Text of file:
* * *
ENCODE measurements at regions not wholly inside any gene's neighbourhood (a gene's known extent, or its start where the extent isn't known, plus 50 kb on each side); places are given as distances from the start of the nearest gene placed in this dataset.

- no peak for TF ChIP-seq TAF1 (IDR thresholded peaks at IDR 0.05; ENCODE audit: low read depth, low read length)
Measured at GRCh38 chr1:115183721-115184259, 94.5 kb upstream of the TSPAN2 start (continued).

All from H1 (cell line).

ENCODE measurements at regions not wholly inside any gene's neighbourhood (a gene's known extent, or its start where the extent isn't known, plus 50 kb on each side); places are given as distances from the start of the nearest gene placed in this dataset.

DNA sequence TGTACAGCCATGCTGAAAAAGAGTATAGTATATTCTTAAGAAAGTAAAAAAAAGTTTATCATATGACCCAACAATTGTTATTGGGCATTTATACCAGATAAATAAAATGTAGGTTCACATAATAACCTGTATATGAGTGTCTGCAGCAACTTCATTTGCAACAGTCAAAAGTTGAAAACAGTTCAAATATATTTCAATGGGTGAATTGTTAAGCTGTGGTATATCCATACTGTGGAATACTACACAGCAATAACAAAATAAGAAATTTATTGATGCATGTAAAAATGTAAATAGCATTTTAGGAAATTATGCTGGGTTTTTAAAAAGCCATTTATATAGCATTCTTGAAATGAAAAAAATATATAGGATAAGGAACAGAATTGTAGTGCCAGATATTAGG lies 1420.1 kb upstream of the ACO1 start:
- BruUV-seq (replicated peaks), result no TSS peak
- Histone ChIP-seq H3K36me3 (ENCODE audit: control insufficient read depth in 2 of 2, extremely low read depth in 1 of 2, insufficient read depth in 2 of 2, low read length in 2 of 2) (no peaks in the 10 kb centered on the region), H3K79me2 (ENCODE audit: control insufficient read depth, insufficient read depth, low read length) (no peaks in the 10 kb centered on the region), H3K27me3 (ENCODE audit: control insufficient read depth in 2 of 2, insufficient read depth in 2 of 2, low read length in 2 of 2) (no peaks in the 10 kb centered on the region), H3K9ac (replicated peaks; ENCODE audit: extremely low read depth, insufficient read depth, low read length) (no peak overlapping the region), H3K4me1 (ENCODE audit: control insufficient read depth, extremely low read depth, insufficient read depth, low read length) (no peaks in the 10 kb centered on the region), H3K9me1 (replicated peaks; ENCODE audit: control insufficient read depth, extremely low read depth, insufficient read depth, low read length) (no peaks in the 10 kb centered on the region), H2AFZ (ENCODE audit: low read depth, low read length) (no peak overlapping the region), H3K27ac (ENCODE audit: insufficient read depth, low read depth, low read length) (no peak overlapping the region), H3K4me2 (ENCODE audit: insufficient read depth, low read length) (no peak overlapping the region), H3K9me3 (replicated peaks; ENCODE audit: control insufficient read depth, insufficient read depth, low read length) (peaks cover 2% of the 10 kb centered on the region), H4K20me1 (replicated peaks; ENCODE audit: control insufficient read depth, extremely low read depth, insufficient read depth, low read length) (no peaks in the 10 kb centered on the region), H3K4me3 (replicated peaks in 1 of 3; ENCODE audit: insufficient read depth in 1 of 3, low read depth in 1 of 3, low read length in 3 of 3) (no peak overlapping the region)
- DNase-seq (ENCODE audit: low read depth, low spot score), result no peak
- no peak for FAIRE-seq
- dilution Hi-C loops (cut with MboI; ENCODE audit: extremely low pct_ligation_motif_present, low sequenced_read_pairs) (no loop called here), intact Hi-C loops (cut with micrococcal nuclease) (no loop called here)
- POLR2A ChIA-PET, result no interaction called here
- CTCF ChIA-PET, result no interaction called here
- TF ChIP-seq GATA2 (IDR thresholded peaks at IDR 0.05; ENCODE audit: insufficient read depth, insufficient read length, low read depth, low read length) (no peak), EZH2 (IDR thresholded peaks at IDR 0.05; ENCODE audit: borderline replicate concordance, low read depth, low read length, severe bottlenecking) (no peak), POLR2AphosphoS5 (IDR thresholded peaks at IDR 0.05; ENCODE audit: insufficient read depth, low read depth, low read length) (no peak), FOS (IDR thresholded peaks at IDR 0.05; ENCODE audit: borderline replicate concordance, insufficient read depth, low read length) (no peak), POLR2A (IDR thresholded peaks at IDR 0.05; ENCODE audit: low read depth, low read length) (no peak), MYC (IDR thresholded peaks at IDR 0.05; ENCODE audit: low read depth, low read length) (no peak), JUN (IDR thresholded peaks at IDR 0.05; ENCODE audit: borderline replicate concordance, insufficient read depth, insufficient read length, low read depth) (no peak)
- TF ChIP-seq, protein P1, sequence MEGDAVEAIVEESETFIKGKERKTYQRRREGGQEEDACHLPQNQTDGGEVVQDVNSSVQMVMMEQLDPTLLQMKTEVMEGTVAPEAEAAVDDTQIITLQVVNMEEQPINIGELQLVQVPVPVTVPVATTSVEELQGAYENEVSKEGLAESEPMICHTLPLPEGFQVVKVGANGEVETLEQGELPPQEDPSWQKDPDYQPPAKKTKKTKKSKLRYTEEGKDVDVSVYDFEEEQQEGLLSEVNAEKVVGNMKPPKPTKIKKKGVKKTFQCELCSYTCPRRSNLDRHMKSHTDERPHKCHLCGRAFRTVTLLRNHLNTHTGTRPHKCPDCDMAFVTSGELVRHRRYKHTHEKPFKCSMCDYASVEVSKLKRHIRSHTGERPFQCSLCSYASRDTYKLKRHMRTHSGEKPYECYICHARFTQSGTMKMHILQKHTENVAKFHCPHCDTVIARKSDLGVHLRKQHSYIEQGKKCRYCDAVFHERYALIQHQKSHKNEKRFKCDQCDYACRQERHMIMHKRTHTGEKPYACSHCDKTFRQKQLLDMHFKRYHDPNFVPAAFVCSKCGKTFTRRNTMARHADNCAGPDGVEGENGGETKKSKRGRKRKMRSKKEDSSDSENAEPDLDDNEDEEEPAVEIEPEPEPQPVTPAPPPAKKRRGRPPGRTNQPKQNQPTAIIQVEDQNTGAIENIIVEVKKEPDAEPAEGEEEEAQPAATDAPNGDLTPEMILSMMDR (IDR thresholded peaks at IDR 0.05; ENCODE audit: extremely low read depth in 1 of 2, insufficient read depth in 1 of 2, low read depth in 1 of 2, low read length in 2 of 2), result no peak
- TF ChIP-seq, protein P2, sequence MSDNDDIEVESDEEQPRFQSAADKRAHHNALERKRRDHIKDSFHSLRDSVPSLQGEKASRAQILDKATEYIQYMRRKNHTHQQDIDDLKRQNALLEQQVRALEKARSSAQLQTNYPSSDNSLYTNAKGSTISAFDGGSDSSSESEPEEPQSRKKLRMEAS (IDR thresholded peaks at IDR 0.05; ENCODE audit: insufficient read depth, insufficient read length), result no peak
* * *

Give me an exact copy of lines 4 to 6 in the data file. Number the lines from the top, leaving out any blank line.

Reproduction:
All from H1 (cell line).

ENCODE measurements at regions not wholly inside any gene's neighbourhood (a gene's known extent, or its start where the extent isn't known, plus 50 kb on each side); places are given as distances from the start of the nearest gene placed in this dataset.

DNA sequence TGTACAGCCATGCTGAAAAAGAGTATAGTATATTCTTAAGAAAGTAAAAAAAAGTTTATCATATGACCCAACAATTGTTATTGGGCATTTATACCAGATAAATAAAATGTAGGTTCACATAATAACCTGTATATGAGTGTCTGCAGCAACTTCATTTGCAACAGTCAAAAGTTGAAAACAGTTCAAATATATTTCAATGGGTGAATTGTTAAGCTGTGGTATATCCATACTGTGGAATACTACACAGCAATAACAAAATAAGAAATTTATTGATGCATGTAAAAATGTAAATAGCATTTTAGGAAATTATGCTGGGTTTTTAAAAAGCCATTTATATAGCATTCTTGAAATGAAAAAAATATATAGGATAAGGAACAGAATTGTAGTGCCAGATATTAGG lies 1420.1 kb upstream of the ACO1 start: